If successfully exploited, the two vulnerabilities could allow criminal hackers to hijack innocent people’s computers in order to steal information, plant further malware or launch attacks.
Critical vulnerabilities (CVE-2015-5122, CVE-2015-5123) have been identified in Adobe Flash Player 188.8.131.52 and earlier versions for Windows, Macintosh and Linux. Successful exploitation could cause a crash and potentially allow an attacker to take control of the affected system.
Adobe is aware of reports that exploits targeting these vulnerabilities have been published publicly. Adobe expects to make updates available during the week of July 12, 2015.
According to Adobe, the vulnerable versions of Flash are:
- Adobe Flash Player 184.108.40.206 and earlier versions for Windows and Macintosh
- Adobe Flash Player 220.127.116.11 and earlier versions for Linux installed with Google Chrome
- Adobe Flash Player Extended Support Release version 18.104.22.1682 and earlier 13.x versions for Windows and Macintosh
- Adobe Flash Player Extended Support Release version 22.214.171.1241 and earlier 11.x versions for Linux
Technical details of one of the vulnerabilities (CVE-2015-5122) are described in a blog post by FireEye security researcher Dhanesh Kizhakkina.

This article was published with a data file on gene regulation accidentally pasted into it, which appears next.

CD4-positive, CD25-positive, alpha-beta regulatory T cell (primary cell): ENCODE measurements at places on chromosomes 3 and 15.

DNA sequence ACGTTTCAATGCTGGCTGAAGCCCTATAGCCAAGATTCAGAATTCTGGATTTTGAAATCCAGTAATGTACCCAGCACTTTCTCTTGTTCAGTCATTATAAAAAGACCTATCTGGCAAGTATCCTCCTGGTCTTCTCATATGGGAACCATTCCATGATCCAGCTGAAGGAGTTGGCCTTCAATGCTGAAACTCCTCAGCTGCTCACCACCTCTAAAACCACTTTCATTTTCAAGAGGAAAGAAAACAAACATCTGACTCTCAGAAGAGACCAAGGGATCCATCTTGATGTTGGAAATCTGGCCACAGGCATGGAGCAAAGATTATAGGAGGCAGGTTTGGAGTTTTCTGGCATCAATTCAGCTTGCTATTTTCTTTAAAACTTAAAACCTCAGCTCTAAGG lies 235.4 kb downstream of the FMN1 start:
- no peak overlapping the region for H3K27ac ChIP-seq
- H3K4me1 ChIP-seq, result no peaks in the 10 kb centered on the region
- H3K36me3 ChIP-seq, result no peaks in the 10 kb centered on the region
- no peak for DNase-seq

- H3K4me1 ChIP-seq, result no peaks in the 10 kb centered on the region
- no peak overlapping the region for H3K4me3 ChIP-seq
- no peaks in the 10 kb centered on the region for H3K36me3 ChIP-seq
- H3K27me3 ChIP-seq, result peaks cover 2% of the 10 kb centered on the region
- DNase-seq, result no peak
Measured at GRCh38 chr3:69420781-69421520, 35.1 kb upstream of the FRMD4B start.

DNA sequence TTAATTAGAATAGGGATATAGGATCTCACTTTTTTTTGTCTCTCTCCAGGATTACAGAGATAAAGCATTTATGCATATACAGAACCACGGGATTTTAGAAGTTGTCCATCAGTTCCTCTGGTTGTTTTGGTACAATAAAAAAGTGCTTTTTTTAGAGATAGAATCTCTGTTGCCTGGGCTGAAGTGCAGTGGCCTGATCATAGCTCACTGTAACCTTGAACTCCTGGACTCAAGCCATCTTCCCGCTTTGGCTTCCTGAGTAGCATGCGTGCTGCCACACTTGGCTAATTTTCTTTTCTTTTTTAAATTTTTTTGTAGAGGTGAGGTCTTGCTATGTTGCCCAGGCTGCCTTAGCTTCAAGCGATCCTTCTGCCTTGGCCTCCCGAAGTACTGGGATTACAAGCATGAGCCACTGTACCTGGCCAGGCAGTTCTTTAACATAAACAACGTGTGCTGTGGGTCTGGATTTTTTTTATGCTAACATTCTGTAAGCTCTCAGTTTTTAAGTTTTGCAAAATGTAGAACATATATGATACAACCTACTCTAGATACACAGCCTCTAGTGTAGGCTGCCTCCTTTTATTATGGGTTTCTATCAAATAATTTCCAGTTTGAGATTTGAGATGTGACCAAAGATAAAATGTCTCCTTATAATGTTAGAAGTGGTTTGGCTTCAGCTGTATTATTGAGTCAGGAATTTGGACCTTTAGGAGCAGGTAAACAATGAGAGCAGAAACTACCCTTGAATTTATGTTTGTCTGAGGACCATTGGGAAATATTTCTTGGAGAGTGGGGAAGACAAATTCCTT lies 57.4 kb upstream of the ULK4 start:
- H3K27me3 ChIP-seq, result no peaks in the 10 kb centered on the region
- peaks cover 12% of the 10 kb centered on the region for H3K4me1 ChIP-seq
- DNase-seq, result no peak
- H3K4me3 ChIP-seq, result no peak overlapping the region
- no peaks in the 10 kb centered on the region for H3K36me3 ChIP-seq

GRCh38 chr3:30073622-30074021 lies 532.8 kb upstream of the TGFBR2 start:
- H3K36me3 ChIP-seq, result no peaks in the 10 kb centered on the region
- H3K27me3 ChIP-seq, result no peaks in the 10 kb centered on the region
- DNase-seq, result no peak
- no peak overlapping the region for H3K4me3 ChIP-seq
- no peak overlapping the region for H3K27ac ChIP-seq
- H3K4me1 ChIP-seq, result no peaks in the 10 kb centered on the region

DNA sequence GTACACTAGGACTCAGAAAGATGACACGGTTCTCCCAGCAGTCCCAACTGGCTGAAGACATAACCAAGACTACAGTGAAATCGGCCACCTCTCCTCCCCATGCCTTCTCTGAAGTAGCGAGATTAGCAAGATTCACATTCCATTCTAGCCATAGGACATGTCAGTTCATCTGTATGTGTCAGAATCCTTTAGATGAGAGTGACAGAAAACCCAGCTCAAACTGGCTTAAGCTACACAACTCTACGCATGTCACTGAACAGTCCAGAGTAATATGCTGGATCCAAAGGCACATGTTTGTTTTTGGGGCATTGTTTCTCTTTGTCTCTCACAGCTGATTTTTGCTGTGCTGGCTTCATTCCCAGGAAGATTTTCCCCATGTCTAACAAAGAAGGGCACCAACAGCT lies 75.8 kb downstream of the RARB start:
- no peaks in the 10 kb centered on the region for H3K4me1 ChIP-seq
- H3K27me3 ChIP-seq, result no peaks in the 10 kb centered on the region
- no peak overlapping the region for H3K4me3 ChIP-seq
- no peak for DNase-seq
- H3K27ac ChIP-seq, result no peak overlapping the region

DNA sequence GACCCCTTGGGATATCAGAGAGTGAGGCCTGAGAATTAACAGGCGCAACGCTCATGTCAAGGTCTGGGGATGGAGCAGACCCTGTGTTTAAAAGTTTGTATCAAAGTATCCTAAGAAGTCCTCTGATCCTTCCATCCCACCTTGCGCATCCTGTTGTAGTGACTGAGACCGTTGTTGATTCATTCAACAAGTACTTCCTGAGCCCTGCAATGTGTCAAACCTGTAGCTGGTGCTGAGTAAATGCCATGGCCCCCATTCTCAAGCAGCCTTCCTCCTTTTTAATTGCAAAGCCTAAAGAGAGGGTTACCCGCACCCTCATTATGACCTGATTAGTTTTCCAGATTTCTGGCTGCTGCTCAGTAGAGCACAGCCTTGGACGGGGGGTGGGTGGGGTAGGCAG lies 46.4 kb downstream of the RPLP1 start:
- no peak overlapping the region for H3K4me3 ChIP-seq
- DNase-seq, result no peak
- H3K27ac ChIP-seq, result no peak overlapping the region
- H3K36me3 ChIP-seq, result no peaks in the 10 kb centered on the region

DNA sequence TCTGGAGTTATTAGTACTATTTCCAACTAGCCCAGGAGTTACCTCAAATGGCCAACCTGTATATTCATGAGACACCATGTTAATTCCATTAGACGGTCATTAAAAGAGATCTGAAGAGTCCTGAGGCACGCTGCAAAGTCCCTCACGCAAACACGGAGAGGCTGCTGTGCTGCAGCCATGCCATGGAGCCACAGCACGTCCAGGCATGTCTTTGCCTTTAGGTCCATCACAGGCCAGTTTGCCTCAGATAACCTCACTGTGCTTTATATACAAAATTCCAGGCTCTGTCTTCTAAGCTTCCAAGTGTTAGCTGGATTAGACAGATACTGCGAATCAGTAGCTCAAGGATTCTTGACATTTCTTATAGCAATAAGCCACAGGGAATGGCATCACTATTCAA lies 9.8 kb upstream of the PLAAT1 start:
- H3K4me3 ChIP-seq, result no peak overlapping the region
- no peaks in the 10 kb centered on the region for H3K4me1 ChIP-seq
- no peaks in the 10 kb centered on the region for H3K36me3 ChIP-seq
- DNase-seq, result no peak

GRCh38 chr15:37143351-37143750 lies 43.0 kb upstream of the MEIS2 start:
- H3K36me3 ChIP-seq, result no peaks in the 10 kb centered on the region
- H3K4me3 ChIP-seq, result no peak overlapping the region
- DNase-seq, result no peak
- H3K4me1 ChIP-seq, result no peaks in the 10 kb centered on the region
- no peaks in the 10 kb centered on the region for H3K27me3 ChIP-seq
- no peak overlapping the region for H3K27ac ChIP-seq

Separately, Trend Micro discovered the other zero-day vulnerability (CVE-2015-5123), and recommended that users disable Adobe Flash until a patch becomes available.
These, and the earlier vulnerability, were uncovered in the files leaked from spyware firm Hacking Team.
Hacking Team, of course, was hoping to keep knowledge of the vulnerabilities out of the hands of Adobe so that it could continue to sell them to governments and law enforcement agencies around the world.
Unfortunately (for them) Hacking Team got hacked. Not the greatest advert for a company working in one of the shadier corners of the security industry.
The most recent version of Flash is always available from the Flash download page, but be sure not to be tricked into installing other third-party “optional offer” products at the same time (an irritating habit of Flash’s install program).
But I would also recommend going further than this, and enabling Click-to-Play, one of the best ways to protect yourself against criminals exploiting vulnerabilities in Adobe Flash.
Of course, the ultimate step is to see whether you can survive on the web without Flash at all. An idea that is becoming increasingly attractive.
- Adobe patches Flash against zero-day vulnerabilities
- All versions of Firefox are blocking Flash by default. No-one cries
Found this article interesting? Follow Graham Cluley on Twitter to read more of the exclusive content we post.